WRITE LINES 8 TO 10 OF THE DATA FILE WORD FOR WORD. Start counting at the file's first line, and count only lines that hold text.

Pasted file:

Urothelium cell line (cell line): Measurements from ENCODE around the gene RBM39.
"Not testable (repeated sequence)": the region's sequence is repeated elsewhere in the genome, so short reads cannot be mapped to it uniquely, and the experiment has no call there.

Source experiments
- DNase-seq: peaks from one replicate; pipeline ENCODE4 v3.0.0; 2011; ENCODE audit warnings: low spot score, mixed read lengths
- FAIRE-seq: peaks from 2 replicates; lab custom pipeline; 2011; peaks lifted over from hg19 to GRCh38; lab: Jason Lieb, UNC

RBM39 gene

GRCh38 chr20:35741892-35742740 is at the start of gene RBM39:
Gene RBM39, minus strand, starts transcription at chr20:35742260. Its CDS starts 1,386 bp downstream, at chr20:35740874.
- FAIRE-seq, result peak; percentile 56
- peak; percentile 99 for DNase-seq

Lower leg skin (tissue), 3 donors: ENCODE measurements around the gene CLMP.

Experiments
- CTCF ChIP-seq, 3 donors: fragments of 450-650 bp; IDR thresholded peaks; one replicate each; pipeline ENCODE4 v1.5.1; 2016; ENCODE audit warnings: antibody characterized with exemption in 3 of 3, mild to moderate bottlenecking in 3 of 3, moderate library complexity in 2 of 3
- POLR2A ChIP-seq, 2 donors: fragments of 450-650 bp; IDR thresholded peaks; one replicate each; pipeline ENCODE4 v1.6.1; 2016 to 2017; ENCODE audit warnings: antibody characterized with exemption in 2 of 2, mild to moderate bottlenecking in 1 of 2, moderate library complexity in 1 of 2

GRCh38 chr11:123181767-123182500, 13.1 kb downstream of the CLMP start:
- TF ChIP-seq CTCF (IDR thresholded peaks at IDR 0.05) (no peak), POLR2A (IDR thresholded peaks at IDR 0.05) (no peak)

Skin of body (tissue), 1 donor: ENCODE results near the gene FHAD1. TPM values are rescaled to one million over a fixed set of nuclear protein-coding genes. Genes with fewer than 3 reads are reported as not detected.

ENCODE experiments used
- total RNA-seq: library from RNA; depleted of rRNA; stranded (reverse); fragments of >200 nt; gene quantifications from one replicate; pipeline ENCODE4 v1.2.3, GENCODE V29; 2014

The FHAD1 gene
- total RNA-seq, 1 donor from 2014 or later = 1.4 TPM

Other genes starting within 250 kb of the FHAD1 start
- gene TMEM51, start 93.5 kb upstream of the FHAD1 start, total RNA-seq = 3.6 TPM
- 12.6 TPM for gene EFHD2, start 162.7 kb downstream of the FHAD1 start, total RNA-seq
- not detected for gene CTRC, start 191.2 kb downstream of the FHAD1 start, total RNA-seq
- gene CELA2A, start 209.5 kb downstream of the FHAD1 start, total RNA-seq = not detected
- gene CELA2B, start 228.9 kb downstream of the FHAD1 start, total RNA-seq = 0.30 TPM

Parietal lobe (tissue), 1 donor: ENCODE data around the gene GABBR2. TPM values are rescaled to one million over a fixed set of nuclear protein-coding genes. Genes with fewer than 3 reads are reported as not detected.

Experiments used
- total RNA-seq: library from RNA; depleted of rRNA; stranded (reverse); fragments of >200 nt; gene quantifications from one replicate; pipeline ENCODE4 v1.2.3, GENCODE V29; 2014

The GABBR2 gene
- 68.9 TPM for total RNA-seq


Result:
Gene RBM39, minus strand, starts transcription at chr20:35742260. Its CDS starts 1,386 bp downstream, at chr20:35740874.
- FAIRE-seq, result peak; percentile 56
- peak; percentile 99 for DNase-seq